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See detailNo detection of methane on Mars from early ExoMars Trace Gas Orbiter observations
Korablev, O.; Vandaele, A. C.; Montmessin, F. et al

in Nature (2019), 568

The detection of methane on Mars has been interpreted as indicating that geochemical or biotic activities could persist on Mars today 1 . A number of different measurements of methane show evidence of ... [more ▼]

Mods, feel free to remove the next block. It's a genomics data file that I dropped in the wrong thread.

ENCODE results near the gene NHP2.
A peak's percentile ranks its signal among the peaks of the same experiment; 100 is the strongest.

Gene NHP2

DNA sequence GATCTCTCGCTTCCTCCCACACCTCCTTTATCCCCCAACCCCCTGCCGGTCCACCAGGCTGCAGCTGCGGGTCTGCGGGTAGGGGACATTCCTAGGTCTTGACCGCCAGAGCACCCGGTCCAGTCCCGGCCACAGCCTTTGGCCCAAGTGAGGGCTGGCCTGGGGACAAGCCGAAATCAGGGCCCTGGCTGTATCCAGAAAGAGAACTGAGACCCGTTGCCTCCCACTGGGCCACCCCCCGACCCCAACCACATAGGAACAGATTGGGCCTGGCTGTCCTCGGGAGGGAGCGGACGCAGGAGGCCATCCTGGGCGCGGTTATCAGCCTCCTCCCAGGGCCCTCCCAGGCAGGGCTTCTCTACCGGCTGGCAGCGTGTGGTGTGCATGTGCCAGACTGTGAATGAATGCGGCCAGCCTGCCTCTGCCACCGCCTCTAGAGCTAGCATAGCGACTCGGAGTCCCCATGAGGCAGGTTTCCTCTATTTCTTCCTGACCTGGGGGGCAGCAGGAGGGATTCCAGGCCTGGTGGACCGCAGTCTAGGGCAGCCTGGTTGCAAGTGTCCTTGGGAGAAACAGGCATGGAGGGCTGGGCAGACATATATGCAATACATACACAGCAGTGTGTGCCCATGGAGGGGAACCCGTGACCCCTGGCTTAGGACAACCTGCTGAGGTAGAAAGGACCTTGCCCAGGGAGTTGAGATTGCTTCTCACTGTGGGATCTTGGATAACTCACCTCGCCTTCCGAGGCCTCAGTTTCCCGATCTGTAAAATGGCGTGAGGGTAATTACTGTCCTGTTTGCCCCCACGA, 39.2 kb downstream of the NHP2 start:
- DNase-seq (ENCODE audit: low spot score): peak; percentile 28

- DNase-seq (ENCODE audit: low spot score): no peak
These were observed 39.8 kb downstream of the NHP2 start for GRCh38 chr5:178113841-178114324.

The detection of methane on Mars has been interpreted as indicating that geochemical or biotic activities could persist on Mars today 1 . A number of different measurements of methane show evidence of transient, locally elevated methane concentrations and seasonal variations in background methane concentrations 2–5 . These measurements, however, are difficult to reconcile with our current understanding of the chemistry and physics of the Martian atmosphere 6,7 , which—given methane’s lifetime of several centuries—predicts an even, well mixed distribution of methane 1,6,8 . Here we report highly sensitive measurements of the atmosphere of Mars in an attempt to detect methane, using the ACS and NOMAD instruments onboard the ESA-Roscosmos ExoMars Trace Gas Orbiter from April to August 2018. We did not detect any methane over a range of latitudes in both hemispheres, obtaining an upper limit for methane of about 0.05 parts per billion by volume, which is 10 to 100 times lower than previously reported positive detections 2,4 . We suggest that reconciliation between the present findings and the background methane concentrations found in the Gale crater 4 would require an unknown process that can rapidly remove or sequester methane from the lower atmosphere before it spreads globally. [less ▲]